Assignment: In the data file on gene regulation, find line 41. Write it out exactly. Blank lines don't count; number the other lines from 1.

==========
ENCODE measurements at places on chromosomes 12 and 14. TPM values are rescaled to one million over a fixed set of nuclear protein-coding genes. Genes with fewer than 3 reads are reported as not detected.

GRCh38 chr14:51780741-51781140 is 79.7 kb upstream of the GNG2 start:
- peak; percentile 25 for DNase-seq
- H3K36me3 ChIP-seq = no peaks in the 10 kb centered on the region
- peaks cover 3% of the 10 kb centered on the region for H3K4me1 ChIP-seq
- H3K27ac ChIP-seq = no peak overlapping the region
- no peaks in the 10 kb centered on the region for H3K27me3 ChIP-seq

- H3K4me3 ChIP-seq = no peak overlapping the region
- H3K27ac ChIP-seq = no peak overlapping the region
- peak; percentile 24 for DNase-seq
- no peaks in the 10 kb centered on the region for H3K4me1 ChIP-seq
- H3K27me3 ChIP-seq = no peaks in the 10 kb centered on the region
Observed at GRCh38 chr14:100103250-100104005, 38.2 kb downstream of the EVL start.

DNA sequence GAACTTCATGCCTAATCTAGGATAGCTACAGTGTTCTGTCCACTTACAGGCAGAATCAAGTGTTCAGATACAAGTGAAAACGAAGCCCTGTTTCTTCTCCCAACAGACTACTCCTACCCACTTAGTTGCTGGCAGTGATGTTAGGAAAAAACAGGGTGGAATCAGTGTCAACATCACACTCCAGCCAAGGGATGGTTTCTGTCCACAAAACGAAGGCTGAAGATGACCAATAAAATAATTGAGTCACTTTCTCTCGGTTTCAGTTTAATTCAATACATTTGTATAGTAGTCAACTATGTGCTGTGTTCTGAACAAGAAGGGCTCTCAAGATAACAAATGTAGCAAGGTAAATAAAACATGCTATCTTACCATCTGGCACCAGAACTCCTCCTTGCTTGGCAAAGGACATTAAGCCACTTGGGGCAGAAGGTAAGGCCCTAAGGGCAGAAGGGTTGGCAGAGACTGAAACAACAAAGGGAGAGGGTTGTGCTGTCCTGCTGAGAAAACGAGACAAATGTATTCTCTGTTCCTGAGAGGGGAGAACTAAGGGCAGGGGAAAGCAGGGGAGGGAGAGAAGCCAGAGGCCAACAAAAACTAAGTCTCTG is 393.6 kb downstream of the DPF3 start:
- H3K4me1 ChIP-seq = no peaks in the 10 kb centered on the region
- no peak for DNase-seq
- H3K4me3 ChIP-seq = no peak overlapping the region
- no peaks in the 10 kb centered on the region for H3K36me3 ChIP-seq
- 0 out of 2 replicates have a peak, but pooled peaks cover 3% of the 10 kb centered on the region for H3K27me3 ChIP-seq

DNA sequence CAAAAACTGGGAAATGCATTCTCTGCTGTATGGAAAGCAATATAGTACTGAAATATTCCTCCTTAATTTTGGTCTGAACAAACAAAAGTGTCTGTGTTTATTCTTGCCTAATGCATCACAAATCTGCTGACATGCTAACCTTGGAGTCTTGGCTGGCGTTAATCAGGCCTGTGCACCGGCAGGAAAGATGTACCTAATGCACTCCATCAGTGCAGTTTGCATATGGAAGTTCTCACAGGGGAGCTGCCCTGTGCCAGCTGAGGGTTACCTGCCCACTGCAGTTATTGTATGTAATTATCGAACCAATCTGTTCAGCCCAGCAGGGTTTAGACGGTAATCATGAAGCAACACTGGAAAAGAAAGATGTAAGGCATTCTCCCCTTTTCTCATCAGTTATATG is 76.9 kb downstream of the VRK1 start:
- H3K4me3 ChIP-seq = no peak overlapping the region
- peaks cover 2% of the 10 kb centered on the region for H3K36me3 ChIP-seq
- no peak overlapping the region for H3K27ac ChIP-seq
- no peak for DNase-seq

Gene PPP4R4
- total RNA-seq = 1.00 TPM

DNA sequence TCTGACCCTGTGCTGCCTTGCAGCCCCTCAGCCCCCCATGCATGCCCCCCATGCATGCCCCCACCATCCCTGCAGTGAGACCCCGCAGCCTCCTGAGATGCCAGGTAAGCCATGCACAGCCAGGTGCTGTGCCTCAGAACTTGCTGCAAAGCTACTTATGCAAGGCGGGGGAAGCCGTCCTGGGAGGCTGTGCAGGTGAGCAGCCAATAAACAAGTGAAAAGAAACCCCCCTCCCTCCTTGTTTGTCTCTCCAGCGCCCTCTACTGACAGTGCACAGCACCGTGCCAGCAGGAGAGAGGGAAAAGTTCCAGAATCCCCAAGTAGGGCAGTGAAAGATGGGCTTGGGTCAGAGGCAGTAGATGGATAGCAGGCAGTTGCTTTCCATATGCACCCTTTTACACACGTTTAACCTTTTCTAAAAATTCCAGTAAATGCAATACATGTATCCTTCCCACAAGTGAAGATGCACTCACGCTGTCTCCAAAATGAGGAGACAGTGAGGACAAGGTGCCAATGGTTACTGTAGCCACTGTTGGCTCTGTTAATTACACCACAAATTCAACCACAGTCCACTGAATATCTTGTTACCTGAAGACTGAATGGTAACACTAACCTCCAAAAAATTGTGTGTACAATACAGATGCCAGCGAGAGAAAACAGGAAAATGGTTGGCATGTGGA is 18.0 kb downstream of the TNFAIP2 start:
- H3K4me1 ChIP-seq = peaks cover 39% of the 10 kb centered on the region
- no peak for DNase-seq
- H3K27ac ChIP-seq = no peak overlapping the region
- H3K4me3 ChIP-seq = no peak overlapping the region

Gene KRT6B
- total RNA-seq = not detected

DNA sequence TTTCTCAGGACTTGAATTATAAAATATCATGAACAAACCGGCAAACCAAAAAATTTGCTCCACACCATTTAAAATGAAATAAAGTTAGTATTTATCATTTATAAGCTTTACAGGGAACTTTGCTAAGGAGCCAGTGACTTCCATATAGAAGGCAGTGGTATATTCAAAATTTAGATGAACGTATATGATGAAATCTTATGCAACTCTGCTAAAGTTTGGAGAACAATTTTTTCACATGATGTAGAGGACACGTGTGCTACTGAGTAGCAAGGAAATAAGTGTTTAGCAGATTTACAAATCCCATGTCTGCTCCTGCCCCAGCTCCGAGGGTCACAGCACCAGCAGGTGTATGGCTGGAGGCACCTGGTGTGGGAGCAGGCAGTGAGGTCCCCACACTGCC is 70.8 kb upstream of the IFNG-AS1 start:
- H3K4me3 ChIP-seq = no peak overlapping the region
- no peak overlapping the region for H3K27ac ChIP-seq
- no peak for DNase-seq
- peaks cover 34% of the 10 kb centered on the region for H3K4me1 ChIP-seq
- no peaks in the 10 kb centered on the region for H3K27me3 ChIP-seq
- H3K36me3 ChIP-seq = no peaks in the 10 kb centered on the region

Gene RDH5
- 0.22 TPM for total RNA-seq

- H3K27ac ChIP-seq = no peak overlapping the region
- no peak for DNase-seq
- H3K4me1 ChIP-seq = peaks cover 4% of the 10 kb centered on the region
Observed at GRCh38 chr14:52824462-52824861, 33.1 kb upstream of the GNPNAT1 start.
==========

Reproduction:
Gene RDH5